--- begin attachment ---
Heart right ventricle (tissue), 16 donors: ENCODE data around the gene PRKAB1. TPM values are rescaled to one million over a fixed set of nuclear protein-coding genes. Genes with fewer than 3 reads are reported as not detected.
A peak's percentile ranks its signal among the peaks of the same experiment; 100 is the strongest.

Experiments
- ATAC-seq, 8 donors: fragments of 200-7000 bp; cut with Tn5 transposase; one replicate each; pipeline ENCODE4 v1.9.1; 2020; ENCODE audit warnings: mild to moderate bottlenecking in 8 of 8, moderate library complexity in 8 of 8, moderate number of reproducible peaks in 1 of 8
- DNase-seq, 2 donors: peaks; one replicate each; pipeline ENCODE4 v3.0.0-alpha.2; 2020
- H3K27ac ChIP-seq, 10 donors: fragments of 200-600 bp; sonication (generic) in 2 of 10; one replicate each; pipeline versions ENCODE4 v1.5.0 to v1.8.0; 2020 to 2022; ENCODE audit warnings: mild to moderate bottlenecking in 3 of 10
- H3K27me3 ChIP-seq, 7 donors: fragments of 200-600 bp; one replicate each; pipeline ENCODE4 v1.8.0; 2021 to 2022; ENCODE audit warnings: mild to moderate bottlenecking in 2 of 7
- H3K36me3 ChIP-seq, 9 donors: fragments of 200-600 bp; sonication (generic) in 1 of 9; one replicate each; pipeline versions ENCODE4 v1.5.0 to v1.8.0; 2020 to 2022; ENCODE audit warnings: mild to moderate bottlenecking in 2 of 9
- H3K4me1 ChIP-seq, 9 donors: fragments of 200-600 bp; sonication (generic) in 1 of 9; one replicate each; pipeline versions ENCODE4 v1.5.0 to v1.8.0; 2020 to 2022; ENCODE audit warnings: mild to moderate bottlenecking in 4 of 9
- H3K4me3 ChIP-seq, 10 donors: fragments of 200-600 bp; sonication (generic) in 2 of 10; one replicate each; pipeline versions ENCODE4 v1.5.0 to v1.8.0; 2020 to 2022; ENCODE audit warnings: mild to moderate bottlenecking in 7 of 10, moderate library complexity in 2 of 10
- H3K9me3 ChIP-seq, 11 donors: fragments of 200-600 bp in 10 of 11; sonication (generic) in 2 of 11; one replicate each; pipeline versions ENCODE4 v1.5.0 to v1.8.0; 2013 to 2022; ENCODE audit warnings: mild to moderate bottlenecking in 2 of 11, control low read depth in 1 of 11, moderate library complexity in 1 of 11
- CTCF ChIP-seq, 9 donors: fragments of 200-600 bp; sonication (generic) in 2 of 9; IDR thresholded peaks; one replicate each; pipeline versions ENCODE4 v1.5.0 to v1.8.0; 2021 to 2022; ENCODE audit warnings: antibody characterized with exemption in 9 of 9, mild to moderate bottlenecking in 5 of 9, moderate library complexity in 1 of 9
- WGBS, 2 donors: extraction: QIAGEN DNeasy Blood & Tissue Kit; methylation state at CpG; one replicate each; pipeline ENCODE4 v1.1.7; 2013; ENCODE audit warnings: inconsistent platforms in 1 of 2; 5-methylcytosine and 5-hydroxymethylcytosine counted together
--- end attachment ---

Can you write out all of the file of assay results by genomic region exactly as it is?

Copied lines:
Heart right ventricle (tissue), 16 donors: ENCODE data around the gene PRKAB1. TPM values are rescaled to one million over a fixed set of nuclear protein-coding genes. Genes with fewer than 3 reads are reported as not detected.
A peak's percentile ranks its signal among the peaks of the same experiment; 100 is the strongest.

Experiments
- ATAC-seq, 8 donors: fragments of 200-7000 bp; cut with Tn5 transposase; one replicate each; pipeline ENCODE4 v1.9.1; 2020; ENCODE audit warnings: mild to moderate bottlenecking in 8 of 8, moderate library complexity in 8 of 8, moderate number of reproducible peaks in 1 of 8
- DNase-seq, 2 donors: peaks; one replicate each; pipeline ENCODE4 v3.0.0-alpha.2; 2020
- H3K27ac ChIP-seq, 10 donors: fragments of 200-600 bp; sonication (generic) in 2 of 10; one replicate each; pipeline versions ENCODE4 v1.5.0 to v1.8.0; 2020 to 2022; ENCODE audit warnings: mild to moderate bottlenecking in 3 of 10
- H3K27me3 ChIP-seq, 7 donors: fragments of 200-600 bp; one replicate each; pipeline ENCODE4 v1.8.0; 2021 to 2022; ENCODE audit warnings: mild to moderate bottlenecking in 2 of 7
- H3K36me3 ChIP-seq, 9 donors: fragments of 200-600 bp; sonication (generic) in 1 of 9; one replicate each; pipeline versions ENCODE4 v1.5.0 to v1.8.0; 2020 to 2022; ENCODE audit warnings: mild to moderate bottlenecking in 2 of 9
- H3K4me1 ChIP-seq, 9 donors: fragments of 200-600 bp; sonication (generic) in 1 of 9; one replicate each; pipeline versions ENCODE4 v1.5.0 to v1.8.0; 2020 to 2022; ENCODE audit warnings: mild to moderate bottlenecking in 4 of 9
- H3K4me3 ChIP-seq, 10 donors: fragments of 200-600 bp; sonication (generic) in 2 of 10; one replicate each; pipeline versions ENCODE4 v1.5.0 to v1.8.0; 2020 to 2022; ENCODE audit warnings: mild to moderate bottlenecking in 7 of 10, moderate library complexity in 2 of 10
- H3K9me3 ChIP-seq, 11 donors: fragments of 200-600 bp in 10 of 11; sonication (generic) in 2 of 11; one replicate each; pipeline versions ENCODE4 v1.5.0 to v1.8.0; 2013 to 2022; ENCODE audit warnings: mild to moderate bottlenecking in 2 of 11, control low read depth in 1 of 11, moderate library complexity in 1 of 11
- CTCF ChIP-seq, 9 donors: fragments of 200-600 bp; sonication (generic) in 2 of 9; IDR thresholded peaks; one replicate each; pipeline versions ENCODE4 v1.5.0 to v1.8.0; 2021 to 2022; ENCODE audit warnings: antibody characterized with exemption in 9 of 9, mild to moderate bottlenecking in 5 of 9, moderate library complexity in 1 of 9
- WGBS, 2 donors: extraction: QIAGEN DNeasy Blood & Tissue Kit; methylation state at CpG; one replicate each; pipeline ENCODE4 v1.1.7; 2013; ENCODE audit warnings: inconsistent platforms in 1 of 2; 5-methylcytosine and 5-hydroxymethylcytosine counted together